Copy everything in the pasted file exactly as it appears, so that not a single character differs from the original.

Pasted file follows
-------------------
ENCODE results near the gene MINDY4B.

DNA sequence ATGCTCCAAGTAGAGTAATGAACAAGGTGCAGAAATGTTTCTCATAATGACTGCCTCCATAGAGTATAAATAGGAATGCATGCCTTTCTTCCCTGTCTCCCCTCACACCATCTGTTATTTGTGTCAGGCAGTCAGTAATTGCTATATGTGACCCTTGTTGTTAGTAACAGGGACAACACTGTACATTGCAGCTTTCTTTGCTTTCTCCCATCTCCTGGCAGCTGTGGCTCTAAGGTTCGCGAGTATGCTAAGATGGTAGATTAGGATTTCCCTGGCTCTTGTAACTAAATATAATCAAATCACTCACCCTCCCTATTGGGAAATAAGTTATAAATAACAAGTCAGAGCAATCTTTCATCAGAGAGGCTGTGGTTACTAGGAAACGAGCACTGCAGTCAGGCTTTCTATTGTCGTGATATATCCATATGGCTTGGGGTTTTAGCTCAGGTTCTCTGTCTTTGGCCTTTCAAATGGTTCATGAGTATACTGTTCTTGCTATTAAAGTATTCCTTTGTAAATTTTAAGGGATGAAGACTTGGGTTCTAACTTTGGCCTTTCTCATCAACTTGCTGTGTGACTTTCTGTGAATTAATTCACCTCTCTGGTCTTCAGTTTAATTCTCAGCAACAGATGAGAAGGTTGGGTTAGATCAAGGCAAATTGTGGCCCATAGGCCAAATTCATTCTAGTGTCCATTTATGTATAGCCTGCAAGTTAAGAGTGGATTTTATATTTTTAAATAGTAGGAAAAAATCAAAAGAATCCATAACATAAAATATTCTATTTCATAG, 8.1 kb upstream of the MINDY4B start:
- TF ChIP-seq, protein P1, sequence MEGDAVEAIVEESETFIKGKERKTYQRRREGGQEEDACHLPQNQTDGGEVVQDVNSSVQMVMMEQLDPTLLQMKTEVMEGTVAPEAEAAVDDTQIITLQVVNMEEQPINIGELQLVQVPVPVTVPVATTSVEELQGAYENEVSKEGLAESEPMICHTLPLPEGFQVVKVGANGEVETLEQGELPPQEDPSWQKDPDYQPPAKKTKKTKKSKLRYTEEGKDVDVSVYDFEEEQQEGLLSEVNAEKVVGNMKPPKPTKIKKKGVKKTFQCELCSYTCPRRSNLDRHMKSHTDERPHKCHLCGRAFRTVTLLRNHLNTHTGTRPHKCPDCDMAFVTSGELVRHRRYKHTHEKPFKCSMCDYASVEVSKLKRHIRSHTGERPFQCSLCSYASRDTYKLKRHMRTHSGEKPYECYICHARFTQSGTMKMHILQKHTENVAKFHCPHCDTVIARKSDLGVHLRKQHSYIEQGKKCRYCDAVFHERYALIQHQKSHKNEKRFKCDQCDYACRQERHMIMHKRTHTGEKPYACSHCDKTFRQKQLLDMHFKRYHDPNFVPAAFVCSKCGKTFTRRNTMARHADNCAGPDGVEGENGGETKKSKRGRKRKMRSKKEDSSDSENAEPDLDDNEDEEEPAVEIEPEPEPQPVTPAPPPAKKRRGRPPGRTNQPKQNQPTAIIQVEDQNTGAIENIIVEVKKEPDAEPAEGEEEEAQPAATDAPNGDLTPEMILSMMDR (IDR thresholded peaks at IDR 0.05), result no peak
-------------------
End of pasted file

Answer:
ENCODE results near the gene MINDY4B.

DNA sequence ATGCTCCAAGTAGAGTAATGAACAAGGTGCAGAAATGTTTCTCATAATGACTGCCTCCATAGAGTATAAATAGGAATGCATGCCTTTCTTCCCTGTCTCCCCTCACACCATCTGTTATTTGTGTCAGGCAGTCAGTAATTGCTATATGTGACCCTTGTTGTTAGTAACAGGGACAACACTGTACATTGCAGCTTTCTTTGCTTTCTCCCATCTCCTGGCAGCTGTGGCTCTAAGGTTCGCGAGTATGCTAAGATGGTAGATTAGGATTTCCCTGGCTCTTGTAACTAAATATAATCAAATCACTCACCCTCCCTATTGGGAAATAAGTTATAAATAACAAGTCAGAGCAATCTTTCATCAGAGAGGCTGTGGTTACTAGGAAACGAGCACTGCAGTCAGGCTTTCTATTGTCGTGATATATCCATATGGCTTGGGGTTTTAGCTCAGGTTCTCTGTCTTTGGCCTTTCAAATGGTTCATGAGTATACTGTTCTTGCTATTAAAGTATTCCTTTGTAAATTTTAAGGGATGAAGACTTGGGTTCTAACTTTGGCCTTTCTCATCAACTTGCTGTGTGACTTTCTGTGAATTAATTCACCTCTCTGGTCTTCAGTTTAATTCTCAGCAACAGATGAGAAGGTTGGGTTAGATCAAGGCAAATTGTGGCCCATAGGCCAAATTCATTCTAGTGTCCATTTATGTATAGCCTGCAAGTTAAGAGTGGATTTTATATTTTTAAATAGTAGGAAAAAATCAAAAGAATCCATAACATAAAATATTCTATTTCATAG, 8.1 kb upstream of the MINDY4B start:
- TF ChIP-seq, protein P1, sequence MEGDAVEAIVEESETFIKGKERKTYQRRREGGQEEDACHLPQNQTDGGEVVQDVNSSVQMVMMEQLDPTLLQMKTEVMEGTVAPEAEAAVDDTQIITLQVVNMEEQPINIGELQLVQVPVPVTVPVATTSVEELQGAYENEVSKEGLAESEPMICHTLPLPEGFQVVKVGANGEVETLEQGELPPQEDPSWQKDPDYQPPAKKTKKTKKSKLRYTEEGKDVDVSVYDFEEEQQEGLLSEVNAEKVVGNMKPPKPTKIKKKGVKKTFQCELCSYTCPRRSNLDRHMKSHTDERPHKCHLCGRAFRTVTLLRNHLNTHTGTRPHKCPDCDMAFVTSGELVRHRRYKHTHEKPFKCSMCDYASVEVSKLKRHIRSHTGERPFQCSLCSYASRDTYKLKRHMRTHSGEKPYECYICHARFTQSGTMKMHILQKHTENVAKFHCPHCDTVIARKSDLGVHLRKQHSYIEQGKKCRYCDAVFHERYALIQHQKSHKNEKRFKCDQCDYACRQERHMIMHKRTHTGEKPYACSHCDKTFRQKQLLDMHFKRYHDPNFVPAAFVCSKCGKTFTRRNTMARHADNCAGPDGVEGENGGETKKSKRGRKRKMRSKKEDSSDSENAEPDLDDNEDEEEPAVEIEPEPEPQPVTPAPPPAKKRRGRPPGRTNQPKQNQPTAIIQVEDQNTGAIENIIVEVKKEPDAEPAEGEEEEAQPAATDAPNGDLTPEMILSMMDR (IDR thresholded peaks at IDR 0.05), result no peak